Biography of Williams G. Williams

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Williams, William G., is a native of Columbia county, having been born in the city of Hudson, N. Y., in 1829. His father, Nathan Williams, died when he was a babe, leaving his mother with six children, three sons and three daughters, with little means for support. The brothers and sisters (now all dead except one sister in Brooklyn over eighty years old) were placed in various homes and he and his mother removed to Norwich, Chenango county, where for several years they made their home with an uncle, James Birdsall, a banker in that village. After a few years Mr. Birdsall and family removed to Addison, Steuben county, where he had a store and mills. Mr. Williams here received his early education in the public schools, which was at that time but a small country village. In 1840 he with his mother moved to Homer, Cortland county, to live with a sister, and the next year to Preble, an adjoining town, where for several years he had a home in the family of a Methodist clergyman by the name of North. His new home was a pleasant one; he had all the advantages of school that the village afforded and at the age of sixteen received his first certificate to teach school. This certificate was given by Henry S. Randall, at that time county superintendent of Cortland county, and afterwards as State superintendent of public instruction granted him a State certificate. He taught his first school in an adjoining district; many of his pupils were much older than himself and being rather frail physically, his happy faculty of making friends of his pupils made his discipline as a teacher a success from the start. In 1847 he made a visit to a friend near Troy and was persuaded to take a school which this friend had taught the winter previous, in the town of Brunswick, for the winter. In the spring of 1848 he came to Jefferson county by the persuasion of this same friend and by his assistance engaged to teach his first school in that county, in what was then known as district No. 9 in the town of Watertown. He taught the two following winters in the old stone school house at Watertown Center; during these years he attended the old Jefferson County Institute, summers, and was graduated in 1851. He then engaged to teach the Brownville public school which he managed successfully for the next five years, during which time he was twice elected to the office of town superintendent of the schools of that town. In 1855 the assembly district school commissioners (under the new law establishing such an office) were appointed by the Board of Supervisors and Mr. Williams received the appointment for the Third Assembly district of Jefferson county. Before his term expired he was persuaded by the late Lotus Ingals, who at that time was one of the trustees of the Lamon street school of the then village of Watertown, to take charge of it. He taught this school for eight years, and when in 1865 the present graded school system was established he was placed in the Arsenal street school and taught it for four years. He was then elected by the school board to the office of superintendent in 1869, holding that position not quite a year when he received the appointment of postmaster of Watertown, and for over twelve years he conducted the affairs of the office faithfully and to the satisfaction of the public. During this time and afterwards he was a member of the school board most of the time. He has always taken a lively interest in the various enterprises for the industrial success of the city of Watertown, and had much to do with the organization and success of the Watertown Spring Wagon Co. and was for many years one of its directors and chairman of its executive committee. In March, 1843, on the resignation of Superintendent Seymour, he was again elected to the office of city superintendent of schools, which position he now holds audit is evident that the changes in the public schools which he has inaugurated are working to the satisfaction of those interested in the cause of education and good citizenship. In 1855 Mr. Williams married Mary E. Guard of Brownyule, who died in 1886, leaving a daughter, Florence E., who is now a teacher in the Watertown High School. In 1888 Mr. Williams married Mary E. Barrows who has long been connected with the Watertown schools.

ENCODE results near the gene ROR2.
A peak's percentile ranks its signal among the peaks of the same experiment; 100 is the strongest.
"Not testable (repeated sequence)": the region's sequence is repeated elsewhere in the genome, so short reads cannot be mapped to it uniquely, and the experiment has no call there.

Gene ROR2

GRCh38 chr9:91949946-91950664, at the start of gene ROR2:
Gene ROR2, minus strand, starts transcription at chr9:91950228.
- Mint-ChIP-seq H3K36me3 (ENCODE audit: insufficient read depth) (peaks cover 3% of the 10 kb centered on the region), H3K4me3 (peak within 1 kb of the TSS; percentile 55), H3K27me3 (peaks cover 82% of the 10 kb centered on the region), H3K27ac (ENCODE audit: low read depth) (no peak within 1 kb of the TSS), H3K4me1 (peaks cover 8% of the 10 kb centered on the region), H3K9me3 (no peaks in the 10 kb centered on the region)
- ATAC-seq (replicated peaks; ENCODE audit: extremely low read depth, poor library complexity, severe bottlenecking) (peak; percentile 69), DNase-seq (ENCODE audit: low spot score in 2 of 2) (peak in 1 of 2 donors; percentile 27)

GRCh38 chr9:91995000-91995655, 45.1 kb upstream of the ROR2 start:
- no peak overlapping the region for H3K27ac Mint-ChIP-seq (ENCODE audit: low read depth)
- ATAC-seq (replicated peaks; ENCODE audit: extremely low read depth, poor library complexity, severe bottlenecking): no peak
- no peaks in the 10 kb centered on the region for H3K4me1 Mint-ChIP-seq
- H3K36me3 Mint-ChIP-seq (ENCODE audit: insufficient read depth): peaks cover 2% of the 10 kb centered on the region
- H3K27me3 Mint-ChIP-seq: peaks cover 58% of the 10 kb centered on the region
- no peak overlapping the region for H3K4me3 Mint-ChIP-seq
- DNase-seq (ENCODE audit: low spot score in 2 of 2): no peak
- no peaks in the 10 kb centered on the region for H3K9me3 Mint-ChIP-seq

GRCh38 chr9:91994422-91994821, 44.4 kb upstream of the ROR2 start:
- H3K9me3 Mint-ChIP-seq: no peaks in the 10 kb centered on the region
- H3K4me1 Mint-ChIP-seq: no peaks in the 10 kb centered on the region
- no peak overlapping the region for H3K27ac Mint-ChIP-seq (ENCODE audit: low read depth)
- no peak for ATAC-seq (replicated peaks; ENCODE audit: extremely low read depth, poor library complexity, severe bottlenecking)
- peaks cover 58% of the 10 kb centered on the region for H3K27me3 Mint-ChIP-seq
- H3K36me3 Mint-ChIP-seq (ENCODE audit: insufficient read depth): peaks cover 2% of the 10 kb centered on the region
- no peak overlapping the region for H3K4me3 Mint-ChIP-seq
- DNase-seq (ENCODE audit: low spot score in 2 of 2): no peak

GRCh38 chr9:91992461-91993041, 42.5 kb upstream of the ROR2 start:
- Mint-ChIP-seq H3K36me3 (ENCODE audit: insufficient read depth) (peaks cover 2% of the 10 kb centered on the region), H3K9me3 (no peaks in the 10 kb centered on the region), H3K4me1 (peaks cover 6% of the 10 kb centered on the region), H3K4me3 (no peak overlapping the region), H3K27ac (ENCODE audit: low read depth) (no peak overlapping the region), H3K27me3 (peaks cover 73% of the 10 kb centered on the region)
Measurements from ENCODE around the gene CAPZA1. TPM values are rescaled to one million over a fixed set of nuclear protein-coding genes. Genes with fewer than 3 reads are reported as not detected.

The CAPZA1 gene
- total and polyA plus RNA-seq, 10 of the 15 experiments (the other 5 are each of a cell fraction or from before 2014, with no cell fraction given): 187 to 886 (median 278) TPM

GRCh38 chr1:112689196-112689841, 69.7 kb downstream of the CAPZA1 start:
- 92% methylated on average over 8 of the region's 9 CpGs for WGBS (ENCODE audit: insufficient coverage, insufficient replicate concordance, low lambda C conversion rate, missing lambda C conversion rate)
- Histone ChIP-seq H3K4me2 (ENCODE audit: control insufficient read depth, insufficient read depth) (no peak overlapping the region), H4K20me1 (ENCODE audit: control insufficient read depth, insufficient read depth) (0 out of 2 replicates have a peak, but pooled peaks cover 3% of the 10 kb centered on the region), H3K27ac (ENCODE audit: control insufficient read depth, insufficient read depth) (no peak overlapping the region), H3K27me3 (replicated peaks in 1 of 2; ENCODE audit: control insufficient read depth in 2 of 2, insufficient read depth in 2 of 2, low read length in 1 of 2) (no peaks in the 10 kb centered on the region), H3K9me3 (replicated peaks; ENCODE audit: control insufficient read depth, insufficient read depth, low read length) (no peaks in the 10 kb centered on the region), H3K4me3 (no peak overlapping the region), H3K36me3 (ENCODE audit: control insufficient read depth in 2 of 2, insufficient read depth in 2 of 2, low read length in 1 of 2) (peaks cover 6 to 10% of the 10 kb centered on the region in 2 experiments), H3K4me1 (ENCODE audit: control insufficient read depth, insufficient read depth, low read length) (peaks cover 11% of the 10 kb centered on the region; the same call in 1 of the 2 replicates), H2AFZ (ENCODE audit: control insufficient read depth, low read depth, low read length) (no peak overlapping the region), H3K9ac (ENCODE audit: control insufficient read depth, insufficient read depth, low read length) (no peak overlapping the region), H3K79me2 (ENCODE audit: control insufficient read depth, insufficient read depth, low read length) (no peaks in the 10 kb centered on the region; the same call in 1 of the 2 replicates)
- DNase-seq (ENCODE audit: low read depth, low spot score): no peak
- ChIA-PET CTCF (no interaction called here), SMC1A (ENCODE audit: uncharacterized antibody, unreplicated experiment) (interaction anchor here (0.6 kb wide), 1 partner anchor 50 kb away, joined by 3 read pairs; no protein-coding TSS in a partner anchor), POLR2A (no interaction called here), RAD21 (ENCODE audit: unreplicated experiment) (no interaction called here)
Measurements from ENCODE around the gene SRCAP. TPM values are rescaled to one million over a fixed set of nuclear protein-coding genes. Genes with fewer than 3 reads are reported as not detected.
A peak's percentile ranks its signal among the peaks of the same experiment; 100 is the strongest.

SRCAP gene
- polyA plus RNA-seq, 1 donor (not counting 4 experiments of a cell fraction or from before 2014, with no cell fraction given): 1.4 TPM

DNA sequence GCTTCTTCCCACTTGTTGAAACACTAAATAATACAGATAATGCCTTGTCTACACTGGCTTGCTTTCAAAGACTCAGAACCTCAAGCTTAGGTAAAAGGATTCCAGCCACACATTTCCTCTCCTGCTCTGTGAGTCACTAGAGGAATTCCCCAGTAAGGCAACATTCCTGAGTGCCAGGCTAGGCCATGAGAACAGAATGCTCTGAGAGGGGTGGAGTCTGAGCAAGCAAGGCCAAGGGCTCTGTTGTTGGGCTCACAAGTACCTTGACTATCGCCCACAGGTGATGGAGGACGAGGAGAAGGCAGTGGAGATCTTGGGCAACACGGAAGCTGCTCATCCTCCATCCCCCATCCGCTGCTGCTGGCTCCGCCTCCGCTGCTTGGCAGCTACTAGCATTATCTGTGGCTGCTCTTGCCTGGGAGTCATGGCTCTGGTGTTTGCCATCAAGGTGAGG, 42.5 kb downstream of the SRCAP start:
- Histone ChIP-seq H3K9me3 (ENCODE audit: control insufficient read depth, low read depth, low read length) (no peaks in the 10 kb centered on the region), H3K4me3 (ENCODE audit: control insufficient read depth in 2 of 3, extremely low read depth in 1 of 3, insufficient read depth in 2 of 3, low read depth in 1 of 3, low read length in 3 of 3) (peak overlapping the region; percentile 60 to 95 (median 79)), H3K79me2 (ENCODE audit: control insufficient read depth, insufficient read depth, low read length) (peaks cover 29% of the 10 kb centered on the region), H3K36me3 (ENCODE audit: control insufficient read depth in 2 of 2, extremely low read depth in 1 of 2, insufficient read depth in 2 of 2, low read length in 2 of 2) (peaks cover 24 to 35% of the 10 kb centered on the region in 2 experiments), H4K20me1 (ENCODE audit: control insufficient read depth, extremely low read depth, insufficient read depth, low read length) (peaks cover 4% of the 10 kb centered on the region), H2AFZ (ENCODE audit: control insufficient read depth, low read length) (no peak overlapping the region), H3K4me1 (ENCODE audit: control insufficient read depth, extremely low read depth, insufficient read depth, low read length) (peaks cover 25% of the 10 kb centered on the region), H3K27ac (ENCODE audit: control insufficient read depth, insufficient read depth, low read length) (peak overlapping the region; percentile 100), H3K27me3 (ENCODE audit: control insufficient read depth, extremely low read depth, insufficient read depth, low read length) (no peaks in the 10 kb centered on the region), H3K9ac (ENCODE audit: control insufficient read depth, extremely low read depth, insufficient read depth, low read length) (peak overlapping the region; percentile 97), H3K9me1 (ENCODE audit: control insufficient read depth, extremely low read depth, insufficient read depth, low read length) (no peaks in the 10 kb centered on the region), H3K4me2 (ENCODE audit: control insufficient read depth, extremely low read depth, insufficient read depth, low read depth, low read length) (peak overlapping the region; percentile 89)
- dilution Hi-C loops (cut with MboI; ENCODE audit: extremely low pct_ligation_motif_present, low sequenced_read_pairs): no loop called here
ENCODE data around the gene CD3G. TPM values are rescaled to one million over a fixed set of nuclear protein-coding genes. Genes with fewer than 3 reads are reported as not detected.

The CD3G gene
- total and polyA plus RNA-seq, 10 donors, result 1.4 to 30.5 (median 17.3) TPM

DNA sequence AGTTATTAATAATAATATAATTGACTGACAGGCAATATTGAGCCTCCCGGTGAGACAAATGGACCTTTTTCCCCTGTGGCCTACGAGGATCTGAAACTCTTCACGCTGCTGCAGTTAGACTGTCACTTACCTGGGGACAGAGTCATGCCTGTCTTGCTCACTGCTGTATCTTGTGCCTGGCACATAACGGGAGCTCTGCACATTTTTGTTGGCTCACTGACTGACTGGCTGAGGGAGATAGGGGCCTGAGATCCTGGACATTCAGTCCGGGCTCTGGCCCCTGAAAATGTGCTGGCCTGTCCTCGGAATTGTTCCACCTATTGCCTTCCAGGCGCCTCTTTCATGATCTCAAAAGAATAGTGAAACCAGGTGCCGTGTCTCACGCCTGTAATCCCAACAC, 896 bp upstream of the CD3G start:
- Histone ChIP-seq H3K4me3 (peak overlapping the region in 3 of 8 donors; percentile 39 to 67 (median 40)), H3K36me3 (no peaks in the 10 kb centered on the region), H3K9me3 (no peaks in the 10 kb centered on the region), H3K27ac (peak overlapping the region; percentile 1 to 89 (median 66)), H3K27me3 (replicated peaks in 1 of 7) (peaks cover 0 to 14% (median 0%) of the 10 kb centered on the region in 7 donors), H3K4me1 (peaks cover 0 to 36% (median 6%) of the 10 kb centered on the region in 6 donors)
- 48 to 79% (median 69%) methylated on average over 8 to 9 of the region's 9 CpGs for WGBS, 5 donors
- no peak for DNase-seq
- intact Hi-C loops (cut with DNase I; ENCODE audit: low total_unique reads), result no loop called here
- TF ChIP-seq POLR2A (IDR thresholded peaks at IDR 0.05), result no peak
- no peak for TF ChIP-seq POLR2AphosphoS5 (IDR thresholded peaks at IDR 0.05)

FROM:
Our County and it's people
A descriptive work on Jefferson County, New York
Edited by: Edgar C. Emerson
The Boston History Co., Publishers 1898


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